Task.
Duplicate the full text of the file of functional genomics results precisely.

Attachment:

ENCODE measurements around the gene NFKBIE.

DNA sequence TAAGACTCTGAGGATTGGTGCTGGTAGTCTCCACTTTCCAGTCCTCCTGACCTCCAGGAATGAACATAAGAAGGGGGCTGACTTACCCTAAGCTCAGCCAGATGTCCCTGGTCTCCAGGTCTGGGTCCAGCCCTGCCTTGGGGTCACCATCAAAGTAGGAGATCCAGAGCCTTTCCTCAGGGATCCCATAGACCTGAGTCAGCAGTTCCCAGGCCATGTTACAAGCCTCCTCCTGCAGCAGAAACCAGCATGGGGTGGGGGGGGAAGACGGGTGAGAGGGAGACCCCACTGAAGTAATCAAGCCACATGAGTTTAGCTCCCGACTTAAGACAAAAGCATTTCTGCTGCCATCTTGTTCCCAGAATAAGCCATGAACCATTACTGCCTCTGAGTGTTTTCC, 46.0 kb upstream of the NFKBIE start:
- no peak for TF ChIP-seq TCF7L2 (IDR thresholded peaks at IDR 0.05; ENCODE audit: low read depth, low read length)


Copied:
ENCODE measurements around the gene NFKBIE.

DNA sequence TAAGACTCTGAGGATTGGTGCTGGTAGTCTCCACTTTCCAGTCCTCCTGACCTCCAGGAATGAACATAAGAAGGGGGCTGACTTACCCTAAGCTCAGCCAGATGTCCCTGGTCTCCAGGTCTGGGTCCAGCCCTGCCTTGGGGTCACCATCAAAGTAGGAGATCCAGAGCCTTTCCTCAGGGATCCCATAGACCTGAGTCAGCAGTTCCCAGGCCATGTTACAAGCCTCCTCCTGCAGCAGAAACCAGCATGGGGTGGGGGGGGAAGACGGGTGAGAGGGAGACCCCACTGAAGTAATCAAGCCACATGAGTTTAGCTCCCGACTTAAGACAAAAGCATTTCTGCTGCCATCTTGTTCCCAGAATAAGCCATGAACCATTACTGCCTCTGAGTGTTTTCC, 46.0 kb upstream of the NFKBIE start:
- no peak for TF ChIP-seq TCF7L2 (IDR thresholded peaks at IDR 0.05; ENCODE audit: low read depth, low read length)